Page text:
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A New Government Rule Might Have Just Killed Involuntary Airline Bumping for Good | Frommer's Coffee/Pixabay

A New Government Rule Might Have Just Killed Involuntary Airline Bumping for Good

Midnight regulations are actions taken during the lame-duck period of a presidential administration. They tend to be controversial moves, especially if one party is taking over the White House from another.

That has certainly been the case during the waning days of Pres. Trump's time in office. Since losing his bid for reelection in November, Trump has presided over the removal of LGBTQ nondiscrimination protections at the Department of Health and Human Services, created obstacles for limiting future greenhouse gas emissions, reversed rules protecting migratory birds, and made other last-minute policy changes meant to tie the hands of the incoming Biden administration.

But at least one midnight regulation newly implemented at the Department of Transportation (DOT) will be applauded by everyone—except maybe U.S. airlines. The new measure makes it far more difficult to bump passengers from flights without their permission.

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Beginning in April—almost four years to the day after a viral video surfaced showing United Airlines passenger David Dao getting forcefully dragged off a flight—new rules will go into effect that forbid airlines from bumping any passenger who has already been seated on a plane.

Mind you, airlines will still be able to bump passengers without their approval in the airport terminal. But the minimum compensation that a carrier will have to pay to the passenger in that case will increase from $675 to $775 for delays in travel plans of up to two hours, and from $1,350 to $1,550 for longer delays. There will be no maximum compensation cap anymore.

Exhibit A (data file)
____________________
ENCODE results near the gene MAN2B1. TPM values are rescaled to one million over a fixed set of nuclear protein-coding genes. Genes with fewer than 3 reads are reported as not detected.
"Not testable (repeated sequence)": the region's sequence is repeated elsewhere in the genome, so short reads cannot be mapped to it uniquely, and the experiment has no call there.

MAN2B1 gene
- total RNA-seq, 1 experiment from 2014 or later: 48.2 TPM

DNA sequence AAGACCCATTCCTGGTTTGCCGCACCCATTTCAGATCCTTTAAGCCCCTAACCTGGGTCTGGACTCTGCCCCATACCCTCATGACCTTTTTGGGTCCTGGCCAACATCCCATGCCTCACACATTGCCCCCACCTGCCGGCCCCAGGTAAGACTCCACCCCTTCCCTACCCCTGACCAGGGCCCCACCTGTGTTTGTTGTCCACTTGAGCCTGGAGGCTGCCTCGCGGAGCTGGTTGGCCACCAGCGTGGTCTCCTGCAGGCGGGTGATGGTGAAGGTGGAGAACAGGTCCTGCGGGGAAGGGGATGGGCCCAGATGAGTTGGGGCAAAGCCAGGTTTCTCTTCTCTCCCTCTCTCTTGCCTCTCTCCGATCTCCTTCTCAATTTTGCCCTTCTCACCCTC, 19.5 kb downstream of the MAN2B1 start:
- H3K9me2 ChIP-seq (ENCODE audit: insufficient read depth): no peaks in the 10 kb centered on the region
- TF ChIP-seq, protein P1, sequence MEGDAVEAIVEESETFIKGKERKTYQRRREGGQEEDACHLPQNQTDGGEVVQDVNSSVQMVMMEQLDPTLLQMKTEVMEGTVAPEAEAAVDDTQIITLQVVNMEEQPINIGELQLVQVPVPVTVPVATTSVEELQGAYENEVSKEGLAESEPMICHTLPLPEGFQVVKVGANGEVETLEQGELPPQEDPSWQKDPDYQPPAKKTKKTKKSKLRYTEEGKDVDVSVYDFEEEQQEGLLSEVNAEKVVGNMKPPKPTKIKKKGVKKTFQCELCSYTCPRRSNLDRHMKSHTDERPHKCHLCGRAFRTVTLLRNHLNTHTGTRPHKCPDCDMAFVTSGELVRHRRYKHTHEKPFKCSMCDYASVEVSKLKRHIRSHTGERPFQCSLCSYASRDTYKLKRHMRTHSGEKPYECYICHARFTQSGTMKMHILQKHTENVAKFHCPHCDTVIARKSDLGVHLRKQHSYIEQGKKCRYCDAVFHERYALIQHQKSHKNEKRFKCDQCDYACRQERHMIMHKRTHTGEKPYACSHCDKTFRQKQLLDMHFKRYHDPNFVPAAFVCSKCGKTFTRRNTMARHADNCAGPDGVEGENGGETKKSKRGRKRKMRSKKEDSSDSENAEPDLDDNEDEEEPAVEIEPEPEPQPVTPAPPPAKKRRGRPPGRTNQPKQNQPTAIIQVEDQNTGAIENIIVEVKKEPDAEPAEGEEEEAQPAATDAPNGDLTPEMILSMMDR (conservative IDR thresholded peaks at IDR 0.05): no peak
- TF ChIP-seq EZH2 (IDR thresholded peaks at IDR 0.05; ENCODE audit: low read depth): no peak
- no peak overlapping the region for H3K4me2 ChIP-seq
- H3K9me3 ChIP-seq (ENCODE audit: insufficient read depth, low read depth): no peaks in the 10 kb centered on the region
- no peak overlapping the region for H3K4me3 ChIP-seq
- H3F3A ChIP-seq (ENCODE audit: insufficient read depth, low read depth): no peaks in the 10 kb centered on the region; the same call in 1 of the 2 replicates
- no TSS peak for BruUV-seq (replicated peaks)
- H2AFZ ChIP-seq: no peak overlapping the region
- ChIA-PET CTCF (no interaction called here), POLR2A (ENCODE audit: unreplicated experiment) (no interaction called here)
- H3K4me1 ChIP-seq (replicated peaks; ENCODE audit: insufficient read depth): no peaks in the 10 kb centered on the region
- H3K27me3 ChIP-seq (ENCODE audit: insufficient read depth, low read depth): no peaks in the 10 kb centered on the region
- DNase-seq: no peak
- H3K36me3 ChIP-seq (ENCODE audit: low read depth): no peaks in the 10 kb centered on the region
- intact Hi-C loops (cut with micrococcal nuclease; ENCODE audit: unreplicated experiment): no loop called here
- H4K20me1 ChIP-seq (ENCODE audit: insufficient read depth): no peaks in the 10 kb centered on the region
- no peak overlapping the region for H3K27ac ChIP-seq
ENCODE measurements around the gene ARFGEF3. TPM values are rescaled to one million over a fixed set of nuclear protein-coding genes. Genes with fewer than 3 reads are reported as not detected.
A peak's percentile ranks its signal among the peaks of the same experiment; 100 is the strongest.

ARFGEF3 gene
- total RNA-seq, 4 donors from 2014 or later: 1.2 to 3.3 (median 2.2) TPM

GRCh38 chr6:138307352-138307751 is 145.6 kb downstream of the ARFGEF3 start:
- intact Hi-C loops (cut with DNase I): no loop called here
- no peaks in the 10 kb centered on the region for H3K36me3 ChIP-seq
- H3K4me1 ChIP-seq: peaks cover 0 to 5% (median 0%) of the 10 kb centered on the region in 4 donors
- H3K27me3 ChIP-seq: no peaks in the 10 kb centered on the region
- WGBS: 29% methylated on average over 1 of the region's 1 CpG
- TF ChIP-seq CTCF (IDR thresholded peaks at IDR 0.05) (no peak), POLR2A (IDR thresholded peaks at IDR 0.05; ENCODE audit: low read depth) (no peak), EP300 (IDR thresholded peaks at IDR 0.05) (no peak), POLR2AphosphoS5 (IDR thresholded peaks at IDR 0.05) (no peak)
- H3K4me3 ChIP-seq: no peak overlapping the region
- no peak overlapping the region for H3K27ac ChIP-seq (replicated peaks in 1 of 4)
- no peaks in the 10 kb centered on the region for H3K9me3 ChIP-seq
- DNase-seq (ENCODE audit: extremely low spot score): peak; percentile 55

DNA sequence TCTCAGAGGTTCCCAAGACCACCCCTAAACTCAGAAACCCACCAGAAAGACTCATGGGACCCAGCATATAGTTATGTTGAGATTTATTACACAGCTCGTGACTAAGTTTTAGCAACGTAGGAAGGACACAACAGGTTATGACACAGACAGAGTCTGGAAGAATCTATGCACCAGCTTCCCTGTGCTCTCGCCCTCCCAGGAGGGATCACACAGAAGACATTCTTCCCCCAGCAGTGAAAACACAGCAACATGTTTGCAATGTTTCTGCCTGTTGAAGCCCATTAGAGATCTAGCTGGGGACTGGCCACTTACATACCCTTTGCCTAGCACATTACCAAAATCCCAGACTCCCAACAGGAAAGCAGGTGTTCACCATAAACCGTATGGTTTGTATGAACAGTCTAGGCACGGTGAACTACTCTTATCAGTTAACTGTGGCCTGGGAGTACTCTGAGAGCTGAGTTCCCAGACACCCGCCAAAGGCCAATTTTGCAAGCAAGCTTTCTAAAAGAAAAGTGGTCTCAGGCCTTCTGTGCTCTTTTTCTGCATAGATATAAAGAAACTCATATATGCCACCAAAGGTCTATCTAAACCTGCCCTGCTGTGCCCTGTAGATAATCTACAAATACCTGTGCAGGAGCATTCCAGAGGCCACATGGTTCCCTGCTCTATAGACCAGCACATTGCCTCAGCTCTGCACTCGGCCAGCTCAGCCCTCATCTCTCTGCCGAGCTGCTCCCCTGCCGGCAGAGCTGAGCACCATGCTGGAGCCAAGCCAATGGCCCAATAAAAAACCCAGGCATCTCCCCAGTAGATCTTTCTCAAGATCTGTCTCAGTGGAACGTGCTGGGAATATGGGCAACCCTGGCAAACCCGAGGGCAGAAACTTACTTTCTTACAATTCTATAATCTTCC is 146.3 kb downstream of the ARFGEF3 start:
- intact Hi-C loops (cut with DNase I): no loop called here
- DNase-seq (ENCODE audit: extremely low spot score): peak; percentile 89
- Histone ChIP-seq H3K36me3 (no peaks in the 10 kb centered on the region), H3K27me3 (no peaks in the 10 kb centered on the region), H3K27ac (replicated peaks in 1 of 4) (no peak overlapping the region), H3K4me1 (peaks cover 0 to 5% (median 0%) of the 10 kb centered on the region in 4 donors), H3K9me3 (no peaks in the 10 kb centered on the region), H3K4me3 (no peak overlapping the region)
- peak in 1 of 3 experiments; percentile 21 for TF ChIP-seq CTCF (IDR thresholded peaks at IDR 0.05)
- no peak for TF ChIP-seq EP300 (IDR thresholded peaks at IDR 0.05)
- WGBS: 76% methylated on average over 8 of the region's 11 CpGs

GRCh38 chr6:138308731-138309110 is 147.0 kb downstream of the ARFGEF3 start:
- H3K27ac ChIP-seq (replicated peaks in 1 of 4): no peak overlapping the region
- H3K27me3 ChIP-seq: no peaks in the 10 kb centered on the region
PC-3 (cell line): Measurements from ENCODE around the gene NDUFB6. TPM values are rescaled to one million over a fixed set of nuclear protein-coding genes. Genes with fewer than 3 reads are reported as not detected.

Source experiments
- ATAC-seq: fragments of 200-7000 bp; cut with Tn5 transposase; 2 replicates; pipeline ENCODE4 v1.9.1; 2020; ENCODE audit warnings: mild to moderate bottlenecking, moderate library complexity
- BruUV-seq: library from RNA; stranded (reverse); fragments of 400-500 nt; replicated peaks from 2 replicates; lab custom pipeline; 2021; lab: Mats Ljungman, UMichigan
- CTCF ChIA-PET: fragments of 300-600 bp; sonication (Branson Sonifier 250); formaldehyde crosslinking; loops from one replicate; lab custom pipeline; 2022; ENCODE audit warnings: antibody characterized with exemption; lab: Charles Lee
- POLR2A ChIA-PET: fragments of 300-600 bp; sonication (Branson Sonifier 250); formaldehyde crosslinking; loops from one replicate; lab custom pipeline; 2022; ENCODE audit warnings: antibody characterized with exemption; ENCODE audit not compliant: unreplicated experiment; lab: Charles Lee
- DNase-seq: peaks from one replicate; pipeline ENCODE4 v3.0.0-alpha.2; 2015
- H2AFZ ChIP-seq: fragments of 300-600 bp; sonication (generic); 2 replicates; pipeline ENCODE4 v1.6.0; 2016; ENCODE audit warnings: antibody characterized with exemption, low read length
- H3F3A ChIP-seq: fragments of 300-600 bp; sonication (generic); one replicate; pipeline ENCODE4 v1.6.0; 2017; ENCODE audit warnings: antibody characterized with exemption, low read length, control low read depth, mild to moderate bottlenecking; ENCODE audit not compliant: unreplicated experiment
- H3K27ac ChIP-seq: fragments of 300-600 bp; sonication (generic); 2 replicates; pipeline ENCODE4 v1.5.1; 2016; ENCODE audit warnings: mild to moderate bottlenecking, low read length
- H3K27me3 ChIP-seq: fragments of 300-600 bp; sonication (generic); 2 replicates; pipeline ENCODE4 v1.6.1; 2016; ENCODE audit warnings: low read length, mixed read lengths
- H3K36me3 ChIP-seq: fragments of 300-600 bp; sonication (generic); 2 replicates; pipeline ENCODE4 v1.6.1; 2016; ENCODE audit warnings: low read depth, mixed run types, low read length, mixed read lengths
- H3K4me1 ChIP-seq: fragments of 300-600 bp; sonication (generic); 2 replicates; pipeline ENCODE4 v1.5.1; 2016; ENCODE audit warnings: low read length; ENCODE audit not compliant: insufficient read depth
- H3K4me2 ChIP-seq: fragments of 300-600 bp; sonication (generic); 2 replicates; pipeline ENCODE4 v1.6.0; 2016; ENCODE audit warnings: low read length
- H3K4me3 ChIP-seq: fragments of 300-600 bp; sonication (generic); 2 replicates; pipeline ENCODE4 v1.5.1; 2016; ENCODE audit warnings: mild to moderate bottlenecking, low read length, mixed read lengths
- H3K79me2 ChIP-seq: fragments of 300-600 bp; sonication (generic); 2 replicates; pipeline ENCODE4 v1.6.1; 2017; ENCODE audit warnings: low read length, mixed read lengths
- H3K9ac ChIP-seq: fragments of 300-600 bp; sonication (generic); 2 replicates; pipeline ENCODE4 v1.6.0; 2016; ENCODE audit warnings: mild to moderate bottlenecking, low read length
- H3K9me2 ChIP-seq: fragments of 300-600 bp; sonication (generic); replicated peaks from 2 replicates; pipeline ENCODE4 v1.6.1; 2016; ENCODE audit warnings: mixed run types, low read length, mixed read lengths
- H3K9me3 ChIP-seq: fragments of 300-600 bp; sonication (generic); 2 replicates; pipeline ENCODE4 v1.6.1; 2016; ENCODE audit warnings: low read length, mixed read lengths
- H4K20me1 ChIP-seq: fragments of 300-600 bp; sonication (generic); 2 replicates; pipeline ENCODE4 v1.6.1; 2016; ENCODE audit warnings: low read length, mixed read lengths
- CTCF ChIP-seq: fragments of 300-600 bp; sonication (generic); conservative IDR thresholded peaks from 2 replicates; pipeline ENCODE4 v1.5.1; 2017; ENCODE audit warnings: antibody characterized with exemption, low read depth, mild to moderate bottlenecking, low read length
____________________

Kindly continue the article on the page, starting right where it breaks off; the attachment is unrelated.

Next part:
These regulations will now apply to any airline operating in U.S. airspace, including foreign carriers.

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Additionally, the DOT is upping the maximum amount passengers will be compensated for mishandled luggage from $3,500 to $3,800.

The timing of the rule change is quite, quite odd. Remember, Transportation Secretary Elaine Chao resigned in the wake of the January 6 violence at the Capitol. This rule came out 24 hours after she left office. Our guess? Career officials at the DOT had this ready to go, and saw a chance when Chao left, getting acting Secretary Steven Bradbury to sign it. Did Bradbury understand what he was signing? That will remain a mystery.

What's undeniable, though, is that this positive outcome derives from the hard work of consumer advocates such as the good folks at Consumer Reports, which has led the charge to create more equitable bumping rules for passengers.

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"As we recommended before Congress four years ago," says Consumer Reports aviation adviser William J. McGee in a news release, "these new rules will rightfully put the onus for oversold flights and other operational disruptions on the airlines, not the passengers. In far too many instances, airlines shift their mistakes and miscalculations onto their paying customers. We applaud this action by DOT and hope it will soon be followed by further long-overdue efforts on critical consumer rights and protections."

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